The first British immigrants to the New World were in fact an intellectual and especially moral elite – Gramsci argues. Defeated religiously in their fatherland but not humiliated, they brought to the New World great will, moral energy and “a certain stage of European historical evolution, which when transplanted by such men into the virgin soil of America, developed – and continues to develop – the forces implicit in its nature but with an incomparably more rapid rhythm than Old Europe”, where the relics of the past generated opposition giving to every initiative the equilibrium of mediocrity …

We all know what happened, how Europe went down and how the US have become the dominant power.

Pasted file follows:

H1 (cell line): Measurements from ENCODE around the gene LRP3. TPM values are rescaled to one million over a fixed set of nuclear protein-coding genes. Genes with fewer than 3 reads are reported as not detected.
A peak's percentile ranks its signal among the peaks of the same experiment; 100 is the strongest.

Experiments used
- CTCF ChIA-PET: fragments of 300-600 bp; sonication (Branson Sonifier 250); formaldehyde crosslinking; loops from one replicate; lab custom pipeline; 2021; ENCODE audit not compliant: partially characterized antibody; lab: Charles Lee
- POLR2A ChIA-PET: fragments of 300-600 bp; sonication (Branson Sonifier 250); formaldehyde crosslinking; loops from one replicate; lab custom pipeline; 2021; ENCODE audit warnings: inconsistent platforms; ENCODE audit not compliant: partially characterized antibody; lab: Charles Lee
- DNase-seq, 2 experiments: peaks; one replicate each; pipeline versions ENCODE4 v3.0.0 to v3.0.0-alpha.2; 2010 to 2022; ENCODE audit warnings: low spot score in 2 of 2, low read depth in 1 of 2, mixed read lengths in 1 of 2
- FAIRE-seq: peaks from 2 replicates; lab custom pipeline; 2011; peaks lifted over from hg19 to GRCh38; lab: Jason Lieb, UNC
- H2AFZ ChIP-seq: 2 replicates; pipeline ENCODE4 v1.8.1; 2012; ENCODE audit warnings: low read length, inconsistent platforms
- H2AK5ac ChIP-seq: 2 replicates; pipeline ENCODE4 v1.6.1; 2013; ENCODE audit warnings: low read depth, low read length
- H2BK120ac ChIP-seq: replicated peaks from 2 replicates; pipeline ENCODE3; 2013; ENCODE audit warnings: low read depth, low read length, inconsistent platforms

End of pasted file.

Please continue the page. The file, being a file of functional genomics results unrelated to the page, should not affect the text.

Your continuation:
Following Gramsci’s reasoning, the United States exert yet today a cultural hegemony over the world, at both a high and a popular level of culture. Their universities are excellent in all fields (they even have among the best Dante’s specialists!) etc., intellectuals are not that detached from the people (they tend to ‘disseminate’ knowledge in their books, not like here in Italy although things are changing a bit – while France, a not at all bad ‘national-popular’ place in the 19th century – see 19th-century French literature! – is nowadays possibly even more elitist than we are, but I’m not sure.)

Capitoline She-Wolf. Rome, Musei Capitolini. Public domain

Not concluded. Tomorrow, Thomas and you folks. I am European, not American. And my dog Lilla is recovering but she is 15 years old.

ψ

See next installment:

Is America Too Young to Maintain its Cultural Hegemony in the Long Run?

More on Antonio Gramsci:

American Engineer, German Philosopher & French Politician: Gramsci’s Ideal Blend for the Modern Leonardo da Vinci
Seven Aspects of Antonio Gramsci’s Thought

Related posts:

Democracy, Liberty & the Necessity of a Solid Education of the People
Culture, Kultur, Paideia
The Last Days of the Polymath

Seven Aspects of Antonio Gramsci’s Thought